why_gibraltar


Gibraltar and the EU

Gibraltar is situated at the western end of the Mediterranean on the southern tip of Spain, with the coast of Morocco just 14 miles across the Strait of Gibraltar. It has an area of two and a quarter square miles and is connected by a narrow isthmus to the Spanish mainland. It has a population of approximately 30,000, of which 20,000 are Gibraltarian. The people are mainly of Genoese, Maltese and Portuguese descent, and are bilingual in English and Spanish. There is a small but significant Jewish population, a section of Indian traders and latterly a large influx of Moroccan workers. The official language is English and the official currency the pound Sterling, with both UK and Gibraltar coinage in circulation.

It has been a British dependency since 1704, and was ceded by the Kingdom of Spain “in perpetuity” to the British Crown under the terms of the Treaty of Utrecht of 1713. In 1967, and prior to establishing a new Constitution, the people of Gibraltar held a Referendum to determine whether they wished to remain British or come under Spanish sovereignty. The result of the Referendum which was overwhelmingly in favour of remaining British, and the new Constitution of 1969, so incensed the dictatorship of General Franco that the Spanish border with Gibraltar was closed in 1969, and not fully re-opened until February 1985 (as a precursor to Spain joining the European Union in 1986).

Gibraltar joined the European Union in 1973 by virtue of the UK’s accession to the Union under the provisions of Article 227(4) of the Treaty of Rome, which extends the provisions of the Treaty to those “European territories for whose external relations a Member State is responsible.”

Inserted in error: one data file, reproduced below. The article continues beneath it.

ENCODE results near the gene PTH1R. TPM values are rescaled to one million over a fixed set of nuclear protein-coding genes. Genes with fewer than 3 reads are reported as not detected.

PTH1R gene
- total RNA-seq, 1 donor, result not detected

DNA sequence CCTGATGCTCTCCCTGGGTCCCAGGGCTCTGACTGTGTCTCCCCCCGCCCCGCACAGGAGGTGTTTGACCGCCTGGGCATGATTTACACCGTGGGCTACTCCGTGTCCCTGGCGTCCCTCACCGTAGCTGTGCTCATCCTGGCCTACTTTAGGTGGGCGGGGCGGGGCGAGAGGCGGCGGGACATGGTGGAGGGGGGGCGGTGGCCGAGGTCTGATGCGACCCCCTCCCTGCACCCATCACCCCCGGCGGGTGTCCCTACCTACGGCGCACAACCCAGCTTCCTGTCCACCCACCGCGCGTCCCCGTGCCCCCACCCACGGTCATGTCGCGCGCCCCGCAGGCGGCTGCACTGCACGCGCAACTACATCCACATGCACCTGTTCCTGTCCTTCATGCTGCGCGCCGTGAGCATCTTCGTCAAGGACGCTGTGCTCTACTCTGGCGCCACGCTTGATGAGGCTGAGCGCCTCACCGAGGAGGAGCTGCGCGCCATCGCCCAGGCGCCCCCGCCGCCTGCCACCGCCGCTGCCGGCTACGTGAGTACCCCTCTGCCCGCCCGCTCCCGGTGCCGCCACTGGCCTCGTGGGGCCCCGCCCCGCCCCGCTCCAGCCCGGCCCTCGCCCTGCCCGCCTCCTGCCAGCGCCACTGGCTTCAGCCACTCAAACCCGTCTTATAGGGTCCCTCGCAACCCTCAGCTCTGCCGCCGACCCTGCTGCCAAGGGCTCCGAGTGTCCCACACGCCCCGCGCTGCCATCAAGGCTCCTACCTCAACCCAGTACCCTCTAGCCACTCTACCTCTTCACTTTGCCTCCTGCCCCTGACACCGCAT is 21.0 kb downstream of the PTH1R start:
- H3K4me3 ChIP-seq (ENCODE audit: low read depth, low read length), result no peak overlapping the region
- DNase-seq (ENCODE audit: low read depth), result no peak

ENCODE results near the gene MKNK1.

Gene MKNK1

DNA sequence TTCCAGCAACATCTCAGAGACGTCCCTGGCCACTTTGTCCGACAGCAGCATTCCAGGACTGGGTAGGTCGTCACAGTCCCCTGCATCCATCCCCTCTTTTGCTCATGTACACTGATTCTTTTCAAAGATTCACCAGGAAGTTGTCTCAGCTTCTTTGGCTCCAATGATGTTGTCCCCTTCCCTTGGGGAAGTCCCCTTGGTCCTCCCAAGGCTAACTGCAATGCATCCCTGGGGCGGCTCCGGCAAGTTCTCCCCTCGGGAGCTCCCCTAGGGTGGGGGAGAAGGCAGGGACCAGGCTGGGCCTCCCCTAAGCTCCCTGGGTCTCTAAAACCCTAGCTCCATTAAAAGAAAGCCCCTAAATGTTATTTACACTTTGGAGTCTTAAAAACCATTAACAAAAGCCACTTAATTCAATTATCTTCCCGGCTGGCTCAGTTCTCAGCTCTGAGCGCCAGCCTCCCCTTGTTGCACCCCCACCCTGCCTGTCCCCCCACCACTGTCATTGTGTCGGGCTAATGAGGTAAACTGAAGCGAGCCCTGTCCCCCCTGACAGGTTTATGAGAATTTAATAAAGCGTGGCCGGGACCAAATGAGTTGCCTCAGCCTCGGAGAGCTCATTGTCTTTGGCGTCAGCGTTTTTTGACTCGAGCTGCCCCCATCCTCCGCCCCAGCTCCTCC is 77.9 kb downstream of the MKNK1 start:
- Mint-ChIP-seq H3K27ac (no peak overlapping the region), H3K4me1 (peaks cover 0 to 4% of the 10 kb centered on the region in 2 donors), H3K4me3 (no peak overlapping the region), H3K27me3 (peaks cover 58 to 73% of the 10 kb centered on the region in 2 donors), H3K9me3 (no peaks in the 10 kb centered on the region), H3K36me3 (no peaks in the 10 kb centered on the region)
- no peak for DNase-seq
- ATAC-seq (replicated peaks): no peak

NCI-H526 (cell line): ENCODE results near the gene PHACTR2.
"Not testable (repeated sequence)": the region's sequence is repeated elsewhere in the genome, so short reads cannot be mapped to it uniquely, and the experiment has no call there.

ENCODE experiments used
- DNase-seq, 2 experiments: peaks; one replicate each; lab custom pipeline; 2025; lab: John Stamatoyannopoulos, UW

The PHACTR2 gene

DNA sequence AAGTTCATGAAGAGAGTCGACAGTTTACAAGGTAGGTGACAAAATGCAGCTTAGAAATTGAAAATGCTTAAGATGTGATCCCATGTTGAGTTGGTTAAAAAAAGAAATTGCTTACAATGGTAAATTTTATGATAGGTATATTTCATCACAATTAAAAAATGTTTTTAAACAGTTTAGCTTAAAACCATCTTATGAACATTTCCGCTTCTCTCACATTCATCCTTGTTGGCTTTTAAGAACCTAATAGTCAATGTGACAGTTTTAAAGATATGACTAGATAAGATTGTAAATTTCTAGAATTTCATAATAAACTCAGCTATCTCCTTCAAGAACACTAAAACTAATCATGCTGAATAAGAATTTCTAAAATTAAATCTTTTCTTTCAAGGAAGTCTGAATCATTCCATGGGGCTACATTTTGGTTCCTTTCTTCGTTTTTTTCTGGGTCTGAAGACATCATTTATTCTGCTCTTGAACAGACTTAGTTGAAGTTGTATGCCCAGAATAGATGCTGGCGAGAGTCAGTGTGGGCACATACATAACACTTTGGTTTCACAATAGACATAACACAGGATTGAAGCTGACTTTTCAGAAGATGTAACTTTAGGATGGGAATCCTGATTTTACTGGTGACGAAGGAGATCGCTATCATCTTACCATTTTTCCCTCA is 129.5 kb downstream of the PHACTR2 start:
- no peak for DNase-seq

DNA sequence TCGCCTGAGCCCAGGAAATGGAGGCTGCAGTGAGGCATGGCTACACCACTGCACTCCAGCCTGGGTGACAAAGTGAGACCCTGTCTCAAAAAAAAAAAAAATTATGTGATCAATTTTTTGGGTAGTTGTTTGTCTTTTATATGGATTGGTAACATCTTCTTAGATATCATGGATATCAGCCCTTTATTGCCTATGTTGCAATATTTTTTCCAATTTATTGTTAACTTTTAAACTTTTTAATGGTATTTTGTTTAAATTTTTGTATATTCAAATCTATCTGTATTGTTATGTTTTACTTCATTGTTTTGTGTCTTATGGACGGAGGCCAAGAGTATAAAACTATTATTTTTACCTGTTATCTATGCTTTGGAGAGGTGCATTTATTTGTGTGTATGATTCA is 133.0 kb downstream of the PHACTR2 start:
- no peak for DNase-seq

At the time of Gibraltar’s accession to the Union, the Government of Gibraltar negotiated exemptions from the common external tariff (Customs Union), the common agricultural policy and value added tax (VAT) under Article 28 of the UK’s Act of Accession. Confirmation of Gibraltar’s exclusion from the Customs Union is carried under Article 3 (1) of the Customs Code (as amended).

The 1969 Gibraltar Constitution gives legislative powers to the Governor, who is the Queen's representative, and the Gibraltar Parliament. In the preamble to the Constitution, the British Government gives an assurance to the people of Gibraltar that the territory will remain part of Her Majesty's dominions unless or until an Act of Parliament otherwise provides, and that “Her Majesty's Government will never enter into arrangements under which the people of Gibraltar would pass under the sovereignty of another state against their freely and democratically expressed wishes”.

Although it is, by definition, a dependant territory, Gibraltar enjoys considerable self-government. The British Foreign Office is directly responsible for Gibraltar's foreign affairs, defence and security matters, whilst the Government of Gibraltar and Gibraltar's Members of Parliament, who are answerable to the Gibraltar Parliament, deal with domestic matters. Gibraltar has its own legal system, similar to that of the United Kingdom and based on English Common Law but with its own statutes, termed Ordinances, which are passed by the Gibraltar Parliament.

Gibraltar Company Law is derived from the English Companies Act of 1929 and has evolved independently since that date. The latest consolidated version of the Gibraltar Companies Act 2004 has just been published, and still bears the hallmark of English Company Law.